What do you get if you cross the Sony A7R with the NEX-6?
Sony is producing some of the most interesting compact system cameras on the market. Small and sleek, the A6000 has a similar feel to the Sony A7, featuring a newly designed 24.3 million-pixel APS-C CMOS sensor and an image sensor with 179 phase-detection autofocus points. At launch, Sony claimed that the camera had the fastest AF in the world among cameras with an APS-C sized sensor. Although it’s not a touchscreen, a tiltable LCD screen sits on the back, which is useful for shooting from awkward angles.
(Setting the autofocus point on this camera would be somewhat speedier with a touchscreen, but it’s not too bad if you set the right custom buttons.)
There are plenty of customisable controls available. There are dials for controlling the shooting mode (such as automatic, semi-automatic or manual), and another for altering the shutter speed or aperture.
Reflecting the broader trend, the A6000 comes with built-in Wi-Fi and NFC. It’s customisable with apps that you can download from Sony’s cloud-based photo storage service PlayMemories (sony.net/Products /playmemories). Setting up Wi-Fi is quick and easy, and makes the A6000 convenient for quickly sharing photos to your iOS device.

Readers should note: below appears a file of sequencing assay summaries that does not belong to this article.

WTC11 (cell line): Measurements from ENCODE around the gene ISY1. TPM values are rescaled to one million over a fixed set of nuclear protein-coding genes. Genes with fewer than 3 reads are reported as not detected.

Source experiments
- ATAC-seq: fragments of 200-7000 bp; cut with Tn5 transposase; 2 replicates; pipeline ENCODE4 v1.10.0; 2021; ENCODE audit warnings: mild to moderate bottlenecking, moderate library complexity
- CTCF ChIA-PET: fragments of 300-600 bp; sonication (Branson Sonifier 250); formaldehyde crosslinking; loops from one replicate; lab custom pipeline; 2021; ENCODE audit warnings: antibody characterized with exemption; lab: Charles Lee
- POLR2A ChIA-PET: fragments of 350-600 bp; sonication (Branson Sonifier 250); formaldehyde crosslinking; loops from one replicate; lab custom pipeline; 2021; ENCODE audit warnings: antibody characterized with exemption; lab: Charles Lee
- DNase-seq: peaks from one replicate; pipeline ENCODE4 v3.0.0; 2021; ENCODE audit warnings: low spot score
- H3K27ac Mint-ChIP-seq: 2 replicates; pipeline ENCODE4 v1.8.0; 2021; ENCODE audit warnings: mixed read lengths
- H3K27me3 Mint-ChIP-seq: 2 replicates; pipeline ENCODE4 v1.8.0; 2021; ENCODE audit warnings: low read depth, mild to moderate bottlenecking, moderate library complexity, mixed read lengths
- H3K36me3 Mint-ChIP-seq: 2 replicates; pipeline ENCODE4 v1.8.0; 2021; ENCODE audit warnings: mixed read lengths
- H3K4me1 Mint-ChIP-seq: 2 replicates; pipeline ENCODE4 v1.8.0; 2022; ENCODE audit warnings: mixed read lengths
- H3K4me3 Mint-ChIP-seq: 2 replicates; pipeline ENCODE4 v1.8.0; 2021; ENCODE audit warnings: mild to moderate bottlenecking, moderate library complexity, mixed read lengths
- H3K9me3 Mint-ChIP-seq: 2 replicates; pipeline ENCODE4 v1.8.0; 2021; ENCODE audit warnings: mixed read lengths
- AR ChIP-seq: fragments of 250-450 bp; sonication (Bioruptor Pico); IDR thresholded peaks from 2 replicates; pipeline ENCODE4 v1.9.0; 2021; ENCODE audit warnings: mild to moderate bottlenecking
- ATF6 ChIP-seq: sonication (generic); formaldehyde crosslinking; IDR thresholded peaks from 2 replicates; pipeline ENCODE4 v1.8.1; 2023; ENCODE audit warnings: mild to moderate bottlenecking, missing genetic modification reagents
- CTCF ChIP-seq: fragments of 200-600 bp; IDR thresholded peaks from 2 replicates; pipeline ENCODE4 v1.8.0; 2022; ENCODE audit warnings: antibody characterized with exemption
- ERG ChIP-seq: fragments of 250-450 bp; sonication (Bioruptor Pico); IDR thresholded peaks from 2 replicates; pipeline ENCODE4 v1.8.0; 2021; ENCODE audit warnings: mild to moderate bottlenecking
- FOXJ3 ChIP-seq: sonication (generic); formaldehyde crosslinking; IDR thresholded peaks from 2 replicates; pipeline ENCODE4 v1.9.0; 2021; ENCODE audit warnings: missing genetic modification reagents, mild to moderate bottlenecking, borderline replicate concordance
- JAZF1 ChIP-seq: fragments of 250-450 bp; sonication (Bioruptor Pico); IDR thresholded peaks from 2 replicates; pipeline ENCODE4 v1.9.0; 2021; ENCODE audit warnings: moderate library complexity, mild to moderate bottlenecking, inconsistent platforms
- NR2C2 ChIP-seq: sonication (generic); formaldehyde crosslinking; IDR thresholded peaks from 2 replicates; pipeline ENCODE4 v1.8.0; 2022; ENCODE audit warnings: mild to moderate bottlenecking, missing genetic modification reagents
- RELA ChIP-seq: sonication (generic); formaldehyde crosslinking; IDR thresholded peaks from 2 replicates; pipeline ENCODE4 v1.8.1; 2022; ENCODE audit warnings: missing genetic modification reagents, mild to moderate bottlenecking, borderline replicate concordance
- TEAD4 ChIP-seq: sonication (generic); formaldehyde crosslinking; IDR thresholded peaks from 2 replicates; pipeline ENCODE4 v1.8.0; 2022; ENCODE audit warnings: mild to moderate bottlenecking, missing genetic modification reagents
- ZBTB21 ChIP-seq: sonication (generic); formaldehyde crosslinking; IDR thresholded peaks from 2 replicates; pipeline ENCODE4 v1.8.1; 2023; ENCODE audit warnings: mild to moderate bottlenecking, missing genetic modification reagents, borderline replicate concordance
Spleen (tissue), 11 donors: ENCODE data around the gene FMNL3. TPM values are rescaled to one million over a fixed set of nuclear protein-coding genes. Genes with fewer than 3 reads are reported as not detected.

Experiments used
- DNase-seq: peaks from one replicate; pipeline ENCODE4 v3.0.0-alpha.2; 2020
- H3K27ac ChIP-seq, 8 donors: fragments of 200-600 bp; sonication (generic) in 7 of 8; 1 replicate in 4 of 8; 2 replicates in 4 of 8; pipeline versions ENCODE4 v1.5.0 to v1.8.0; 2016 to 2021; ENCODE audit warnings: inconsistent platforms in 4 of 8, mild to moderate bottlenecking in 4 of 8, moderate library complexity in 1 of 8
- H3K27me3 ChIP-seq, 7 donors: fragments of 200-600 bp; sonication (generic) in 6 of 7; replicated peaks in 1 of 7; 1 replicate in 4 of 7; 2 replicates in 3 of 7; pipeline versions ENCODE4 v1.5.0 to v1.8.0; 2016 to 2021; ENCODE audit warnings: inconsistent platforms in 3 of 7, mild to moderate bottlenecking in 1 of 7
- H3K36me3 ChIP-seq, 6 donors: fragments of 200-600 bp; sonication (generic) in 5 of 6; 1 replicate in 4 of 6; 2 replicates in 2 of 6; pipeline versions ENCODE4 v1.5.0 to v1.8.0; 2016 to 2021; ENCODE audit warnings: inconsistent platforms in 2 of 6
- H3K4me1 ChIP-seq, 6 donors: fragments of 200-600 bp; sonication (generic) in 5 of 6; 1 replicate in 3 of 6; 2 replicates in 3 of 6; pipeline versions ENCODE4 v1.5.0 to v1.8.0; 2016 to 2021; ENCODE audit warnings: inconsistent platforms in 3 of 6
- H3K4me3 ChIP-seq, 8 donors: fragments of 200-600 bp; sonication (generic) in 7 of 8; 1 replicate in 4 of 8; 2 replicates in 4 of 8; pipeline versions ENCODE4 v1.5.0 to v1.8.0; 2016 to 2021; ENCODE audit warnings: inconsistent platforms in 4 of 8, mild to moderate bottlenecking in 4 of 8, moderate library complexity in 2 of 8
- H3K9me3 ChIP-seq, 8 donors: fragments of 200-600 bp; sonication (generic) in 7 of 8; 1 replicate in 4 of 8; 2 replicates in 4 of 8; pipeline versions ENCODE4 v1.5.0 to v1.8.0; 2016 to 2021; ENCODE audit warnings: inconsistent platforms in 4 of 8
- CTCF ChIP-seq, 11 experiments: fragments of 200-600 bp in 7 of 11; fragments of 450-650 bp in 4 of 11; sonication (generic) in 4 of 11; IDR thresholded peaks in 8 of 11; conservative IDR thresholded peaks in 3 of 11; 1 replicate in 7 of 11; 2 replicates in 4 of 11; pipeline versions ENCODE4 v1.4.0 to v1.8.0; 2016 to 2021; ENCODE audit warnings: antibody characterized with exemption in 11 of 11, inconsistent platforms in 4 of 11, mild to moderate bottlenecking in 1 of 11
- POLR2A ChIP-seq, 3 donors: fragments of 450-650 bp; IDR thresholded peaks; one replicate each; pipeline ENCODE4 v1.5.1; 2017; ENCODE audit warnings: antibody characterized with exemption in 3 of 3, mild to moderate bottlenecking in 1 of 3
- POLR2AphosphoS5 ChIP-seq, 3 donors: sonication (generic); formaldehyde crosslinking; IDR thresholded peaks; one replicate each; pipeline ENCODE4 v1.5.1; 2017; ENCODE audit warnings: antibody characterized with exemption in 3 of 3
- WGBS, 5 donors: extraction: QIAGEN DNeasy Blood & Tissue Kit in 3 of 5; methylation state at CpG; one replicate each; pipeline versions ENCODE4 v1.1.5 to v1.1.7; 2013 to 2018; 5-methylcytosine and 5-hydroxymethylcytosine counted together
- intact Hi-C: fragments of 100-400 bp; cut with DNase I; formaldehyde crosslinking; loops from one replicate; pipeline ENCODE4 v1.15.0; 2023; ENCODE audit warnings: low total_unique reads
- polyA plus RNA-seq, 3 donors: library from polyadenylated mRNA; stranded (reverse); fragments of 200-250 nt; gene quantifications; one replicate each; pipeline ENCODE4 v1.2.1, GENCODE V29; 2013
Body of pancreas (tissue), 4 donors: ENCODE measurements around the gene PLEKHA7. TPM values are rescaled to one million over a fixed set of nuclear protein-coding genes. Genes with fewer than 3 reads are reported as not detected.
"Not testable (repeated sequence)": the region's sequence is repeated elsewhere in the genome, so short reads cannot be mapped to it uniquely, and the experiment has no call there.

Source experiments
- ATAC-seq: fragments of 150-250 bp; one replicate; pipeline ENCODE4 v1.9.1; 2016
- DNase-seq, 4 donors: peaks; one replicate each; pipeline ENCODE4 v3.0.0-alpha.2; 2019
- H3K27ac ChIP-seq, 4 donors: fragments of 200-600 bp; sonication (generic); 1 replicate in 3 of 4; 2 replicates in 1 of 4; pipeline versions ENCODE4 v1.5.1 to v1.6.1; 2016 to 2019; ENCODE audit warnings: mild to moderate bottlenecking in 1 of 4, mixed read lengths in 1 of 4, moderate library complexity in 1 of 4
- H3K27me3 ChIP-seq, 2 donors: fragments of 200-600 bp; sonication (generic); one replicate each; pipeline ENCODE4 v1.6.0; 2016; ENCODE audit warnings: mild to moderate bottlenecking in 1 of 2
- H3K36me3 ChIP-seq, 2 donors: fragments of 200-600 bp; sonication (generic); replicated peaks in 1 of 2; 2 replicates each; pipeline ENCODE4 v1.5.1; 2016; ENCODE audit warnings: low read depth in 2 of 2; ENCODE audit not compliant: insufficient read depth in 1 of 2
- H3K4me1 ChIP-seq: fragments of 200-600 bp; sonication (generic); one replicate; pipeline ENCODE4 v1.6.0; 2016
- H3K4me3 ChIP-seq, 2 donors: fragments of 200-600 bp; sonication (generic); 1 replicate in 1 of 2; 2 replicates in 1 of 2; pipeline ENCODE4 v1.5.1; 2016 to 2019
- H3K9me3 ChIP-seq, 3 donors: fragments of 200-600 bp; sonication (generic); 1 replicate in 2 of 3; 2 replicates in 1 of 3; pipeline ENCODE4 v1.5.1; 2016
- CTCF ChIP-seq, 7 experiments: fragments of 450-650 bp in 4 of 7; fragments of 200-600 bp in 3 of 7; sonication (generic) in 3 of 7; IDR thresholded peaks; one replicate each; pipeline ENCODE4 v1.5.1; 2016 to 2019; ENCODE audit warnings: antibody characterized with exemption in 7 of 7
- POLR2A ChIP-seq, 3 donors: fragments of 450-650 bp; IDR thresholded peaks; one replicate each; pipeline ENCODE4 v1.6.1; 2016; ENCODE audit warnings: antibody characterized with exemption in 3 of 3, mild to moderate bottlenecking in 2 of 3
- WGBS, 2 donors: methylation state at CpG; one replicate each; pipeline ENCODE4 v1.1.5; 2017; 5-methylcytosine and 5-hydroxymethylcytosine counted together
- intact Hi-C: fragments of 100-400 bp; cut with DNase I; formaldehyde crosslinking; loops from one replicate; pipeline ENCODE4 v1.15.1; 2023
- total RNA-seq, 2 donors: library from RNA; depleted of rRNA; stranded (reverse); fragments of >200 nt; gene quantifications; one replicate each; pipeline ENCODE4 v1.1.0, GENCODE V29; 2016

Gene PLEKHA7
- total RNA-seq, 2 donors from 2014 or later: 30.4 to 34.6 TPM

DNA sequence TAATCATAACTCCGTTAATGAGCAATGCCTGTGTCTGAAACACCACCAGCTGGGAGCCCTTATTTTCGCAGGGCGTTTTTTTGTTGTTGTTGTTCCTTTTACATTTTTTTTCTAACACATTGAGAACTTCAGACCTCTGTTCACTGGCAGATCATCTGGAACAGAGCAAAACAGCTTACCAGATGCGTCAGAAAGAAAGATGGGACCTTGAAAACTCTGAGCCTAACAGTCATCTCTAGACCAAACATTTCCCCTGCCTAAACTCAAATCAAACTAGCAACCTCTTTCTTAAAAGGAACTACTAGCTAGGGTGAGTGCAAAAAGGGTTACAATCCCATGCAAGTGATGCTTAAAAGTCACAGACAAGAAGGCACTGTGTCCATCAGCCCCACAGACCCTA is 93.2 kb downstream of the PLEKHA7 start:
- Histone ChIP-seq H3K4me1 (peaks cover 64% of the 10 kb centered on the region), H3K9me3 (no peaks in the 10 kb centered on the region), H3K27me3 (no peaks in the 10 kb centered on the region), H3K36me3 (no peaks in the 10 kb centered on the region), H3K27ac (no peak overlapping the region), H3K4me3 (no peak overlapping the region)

The A6000’s grip is pronounced and easy to hold. It can be bundled with a 16-50mm f/3.5-5.6 power zoom; this kit lens is a good allrounder to get started with, but there are plenty of additional lenses. You can also buy it as body-only.
Detail is rendered very well by the A6000. Generally, image smoothing only starts to become problematic for normal printing sizes in shots taken at around ISO 3,200 upwards. In good light, autofocussing speeds are very quick, dropping as the light levels drop, but only struggling to lock on at all in very dark conditions.
Finally, battery life is better than its predecessors – due to the smaller sensor – but it’s still worth buying a spare battery. Amy Davies
Within touching distance of the perfect CSC. Fantastic image quality and customisible buttons.